A sand dune is an accumulation of loose sand grains piled up by the wind. Dunes are most likely to form where winds are strong and generally blow from the same direction. Some of the most extensive dune fields are found in the world's great deserts like the Sahara. The dune fields of these great sandy deserts are called sand seas. Patches of dunes are found in the southwest desert of the United States. Ancient dune fields are found in regions that were dry in the past but now exhibit a more humid climate. Dune systems are found landward of beaches where sand is blown landward. Beach dunes are common along the coasts of the world's oceans and large lakes like the Great Lakes of North America.
Dunes are primarily made up of accumulated sand grains. Finer silt and clay are carried further by the wind leaving the heavier sand grains behind. Generally, a dune forms an asymmetric cross-sectional form with a gentle windward or "stoss" slope and an steep leeward slope called the slip face. Saltating grains move up the windward slope and then come to rest at their angle of repose on the downwind side in a zone of stagnant air.
A barchan or crescent dune forms as individual units commonly found in dry regions lacking vegetation. The elongated tips, or horns, point in the downwind direction. Barchans are found moving across a non-sandy surface of gravel or clay up of several tens of meters a year. Symmetrical barchan dunes indicate winds blowing from a constant direction.
Transverse dunes form perpendicular to the prevailing wind as accumulations of loose, well-sorted, very fine to medium sand. They have a gentle stoss slope (usually less than 15°) and a steep (32°) slip face.
Individual dunes whose horns point in the upwind direction are parabolic dunes. These hairpin-like dunes form where sand accumulates in a moist environment with a cover of vegetation. Vegetation or dampness in the lower part slows the dune motion there, permitting the dry crest to push ahead of its base causing the horns to be anchored behind.
Blowout dunes form from sand deposited at the end of an open-ended deflation hollow. Blowout dunes are common to many sandy coasts (coastal blowout dunes). The deflation hollow focuses the wind toward the center of the depression causing the sand to migrate landward as a dune. With little wind energy on the side of the hollow, the tails of the dune move much slower. As a result, beach plants like dune grass, sea oats or sand cherry can find a suitable habitat to flourish in. Once established, the plants help anchor the flanks to promote the formation of the characteristic parabolic shape.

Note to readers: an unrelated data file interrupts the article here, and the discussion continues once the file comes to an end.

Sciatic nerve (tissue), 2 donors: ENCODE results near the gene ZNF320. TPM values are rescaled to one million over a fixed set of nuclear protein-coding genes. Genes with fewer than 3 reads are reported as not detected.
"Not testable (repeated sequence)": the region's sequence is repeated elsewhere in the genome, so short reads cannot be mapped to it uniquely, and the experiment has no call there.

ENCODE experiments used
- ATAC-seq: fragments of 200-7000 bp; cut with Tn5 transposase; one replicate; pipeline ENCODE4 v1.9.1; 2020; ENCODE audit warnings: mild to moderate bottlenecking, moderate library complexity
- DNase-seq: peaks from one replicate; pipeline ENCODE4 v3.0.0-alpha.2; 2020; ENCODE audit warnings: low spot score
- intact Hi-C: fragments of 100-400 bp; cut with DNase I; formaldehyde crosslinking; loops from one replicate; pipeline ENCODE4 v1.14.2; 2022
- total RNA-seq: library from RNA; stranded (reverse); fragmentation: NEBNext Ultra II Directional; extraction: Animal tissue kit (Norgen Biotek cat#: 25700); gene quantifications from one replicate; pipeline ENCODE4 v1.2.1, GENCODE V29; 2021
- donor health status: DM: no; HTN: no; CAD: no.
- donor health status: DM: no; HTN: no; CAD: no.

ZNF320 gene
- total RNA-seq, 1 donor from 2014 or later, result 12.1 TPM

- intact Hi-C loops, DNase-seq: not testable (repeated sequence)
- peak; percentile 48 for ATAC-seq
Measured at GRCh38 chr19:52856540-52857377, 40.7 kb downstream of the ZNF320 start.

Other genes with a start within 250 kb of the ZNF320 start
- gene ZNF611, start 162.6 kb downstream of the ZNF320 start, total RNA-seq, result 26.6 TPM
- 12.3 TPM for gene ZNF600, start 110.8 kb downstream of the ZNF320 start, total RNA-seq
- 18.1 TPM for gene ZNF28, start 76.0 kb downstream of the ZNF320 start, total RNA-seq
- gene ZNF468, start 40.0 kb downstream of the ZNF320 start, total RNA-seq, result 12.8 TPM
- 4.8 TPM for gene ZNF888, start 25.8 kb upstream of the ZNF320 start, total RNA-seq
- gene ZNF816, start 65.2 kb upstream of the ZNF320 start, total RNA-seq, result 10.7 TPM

Longitudinal dunes form where wind blows from more than one direction in a region with an abundant supply of sand. In some places longitudinal dunes form long smooth "whalebacks', while in other regions they display knife-edged crests. Unlike transverse dunes, these do not migrate, but lengthen in size over time. Seifs are elongate dunes that resemble great windrows of sand. They form parallel to the direction of the wind, though are a product of shifting wind direction. The changing wind direction sends sand back and forth across the dune crest leaving a sharp knife-like profile.
Individual sand seas are referred to as ergs. Small ergs are present in most desert regions. North Africa and the Arabian desert contain the most spectacular forms on Earth with waves of sand covering tens of thousands of square kilometers. Ergs are also found in India, western China, and Australia. Star dunes are pyramidal-shaped mounds of sand with slipfaces on three or more arms radiating from the center and common to ergs. They tend to accumulate in areas where the wind comes from several different directions. Star dunes grow vertically rather than laterally.The Sand Hills of Nebraska are remnants of an ancient sand sea.
Loess is principally wind deposited silt, much of which was eroded from Pleistocene glacial sediments. Vast accumulations are spread across the upper Midwest United States, with significant deposits along major rivers like the Mississippi. As glaciers advanced across North America they ground the underlying rock into a powder-like "glacial flour". This sediment is laid down by glacial melt water and later eroded from the dry deposit by strong wind. The Loess Hills of Iowa and Loess Plateau of China are two well-known examples of loess topography.